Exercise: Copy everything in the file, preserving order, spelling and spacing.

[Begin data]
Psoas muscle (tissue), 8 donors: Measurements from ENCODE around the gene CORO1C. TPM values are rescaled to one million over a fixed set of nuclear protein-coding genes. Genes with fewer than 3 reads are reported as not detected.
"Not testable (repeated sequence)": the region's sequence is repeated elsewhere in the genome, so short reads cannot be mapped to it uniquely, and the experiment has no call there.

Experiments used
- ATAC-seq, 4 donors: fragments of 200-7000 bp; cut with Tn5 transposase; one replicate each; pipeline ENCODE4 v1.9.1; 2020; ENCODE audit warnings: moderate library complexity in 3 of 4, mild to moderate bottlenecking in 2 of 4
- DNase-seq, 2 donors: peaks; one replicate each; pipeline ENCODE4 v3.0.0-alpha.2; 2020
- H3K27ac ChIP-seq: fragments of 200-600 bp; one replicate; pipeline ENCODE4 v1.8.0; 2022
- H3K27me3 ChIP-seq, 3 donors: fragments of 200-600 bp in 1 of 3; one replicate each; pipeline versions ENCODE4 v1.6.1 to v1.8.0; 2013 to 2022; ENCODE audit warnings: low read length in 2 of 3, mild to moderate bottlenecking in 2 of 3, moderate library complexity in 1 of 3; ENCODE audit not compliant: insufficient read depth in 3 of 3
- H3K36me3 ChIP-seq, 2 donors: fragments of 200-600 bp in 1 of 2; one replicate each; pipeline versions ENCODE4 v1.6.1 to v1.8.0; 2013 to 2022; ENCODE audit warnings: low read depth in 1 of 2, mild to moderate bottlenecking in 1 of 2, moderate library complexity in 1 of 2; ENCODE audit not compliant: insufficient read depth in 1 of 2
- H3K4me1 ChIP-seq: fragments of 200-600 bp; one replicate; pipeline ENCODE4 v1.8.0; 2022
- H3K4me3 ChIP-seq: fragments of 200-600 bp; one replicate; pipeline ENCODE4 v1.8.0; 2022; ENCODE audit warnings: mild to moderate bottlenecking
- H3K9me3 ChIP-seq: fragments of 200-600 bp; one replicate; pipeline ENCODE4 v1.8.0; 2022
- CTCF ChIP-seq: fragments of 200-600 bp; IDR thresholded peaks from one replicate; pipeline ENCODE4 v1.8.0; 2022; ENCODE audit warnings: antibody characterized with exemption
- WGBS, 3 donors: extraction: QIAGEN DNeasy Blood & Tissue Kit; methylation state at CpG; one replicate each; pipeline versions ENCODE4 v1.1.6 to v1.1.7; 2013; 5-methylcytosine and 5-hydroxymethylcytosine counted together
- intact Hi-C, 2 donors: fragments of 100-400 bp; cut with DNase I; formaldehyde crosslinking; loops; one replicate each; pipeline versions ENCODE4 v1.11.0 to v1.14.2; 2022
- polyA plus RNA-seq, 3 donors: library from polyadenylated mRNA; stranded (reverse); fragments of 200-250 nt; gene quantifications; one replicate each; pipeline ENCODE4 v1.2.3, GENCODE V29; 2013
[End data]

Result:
Psoas muscle (tissue), 8 donors: Measurements from ENCODE around the gene CORO1C. TPM values are rescaled to one million over a fixed set of nuclear protein-coding genes. Genes with fewer than 3 reads are reported as not detected.
"Not testable (repeated sequence)": the region's sequence is repeated elsewhere in the genome, so short reads cannot be mapped to it uniquely, and the experiment has no call there.

Experiments used
- ATAC-seq, 4 donors: fragments of 200-7000 bp; cut with Tn5 transposase; one replicate each; pipeline ENCODE4 v1.9.1; 2020; ENCODE audit warnings: moderate library complexity in 3 of 4, mild to moderate bottlenecking in 2 of 4
- DNase-seq, 2 donors: peaks; one replicate each; pipeline ENCODE4 v3.0.0-alpha.2; 2020
- H3K27ac ChIP-seq: fragments of 200-600 bp; one replicate; pipeline ENCODE4 v1.8.0; 2022
- H3K27me3 ChIP-seq, 3 donors: fragments of 200-600 bp in 1 of 3; one replicate each; pipeline versions ENCODE4 v1.6.1 to v1.8.0; 2013 to 2022; ENCODE audit warnings: low read length in 2 of 3, mild to moderate bottlenecking in 2 of 3, moderate library complexity in 1 of 3; ENCODE audit not compliant: insufficient read depth in 3 of 3
- H3K36me3 ChIP-seq, 2 donors: fragments of 200-600 bp in 1 of 2; one replicate each; pipeline versions ENCODE4 v1.6.1 to v1.8.0; 2013 to 2022; ENCODE audit warnings: low read depth in 1 of 2, mild to moderate bottlenecking in 1 of 2, moderate library complexity in 1 of 2; ENCODE audit not compliant: insufficient read depth in 1 of 2
- H3K4me1 ChIP-seq: fragments of 200-600 bp; one replicate; pipeline ENCODE4 v1.8.0; 2022
- H3K4me3 ChIP-seq: fragments of 200-600 bp; one replicate; pipeline ENCODE4 v1.8.0; 2022; ENCODE audit warnings: mild to moderate bottlenecking
- H3K9me3 ChIP-seq: fragments of 200-600 bp; one replicate; pipeline ENCODE4 v1.8.0; 2022
- CTCF ChIP-seq: fragments of 200-600 bp; IDR thresholded peaks from one replicate; pipeline ENCODE4 v1.8.0; 2022; ENCODE audit warnings: antibody characterized with exemption
- WGBS, 3 donors: extraction: QIAGEN DNeasy Blood & Tissue Kit; methylation state at CpG; one replicate each; pipeline versions ENCODE4 v1.1.6 to v1.1.7; 2013; 5-methylcytosine and 5-hydroxymethylcytosine counted together
- intact Hi-C, 2 donors: fragments of 100-400 bp; cut with DNase I; formaldehyde crosslinking; loops; one replicate each; pipeline versions ENCODE4 v1.11.0 to v1.14.2; 2022
- polyA plus RNA-seq, 3 donors: library from polyadenylated mRNA; stranded (reverse); fragments of 200-250 nt; gene quantifications; one replicate each; pipeline ENCODE4 v1.2.3, GENCODE V29; 2013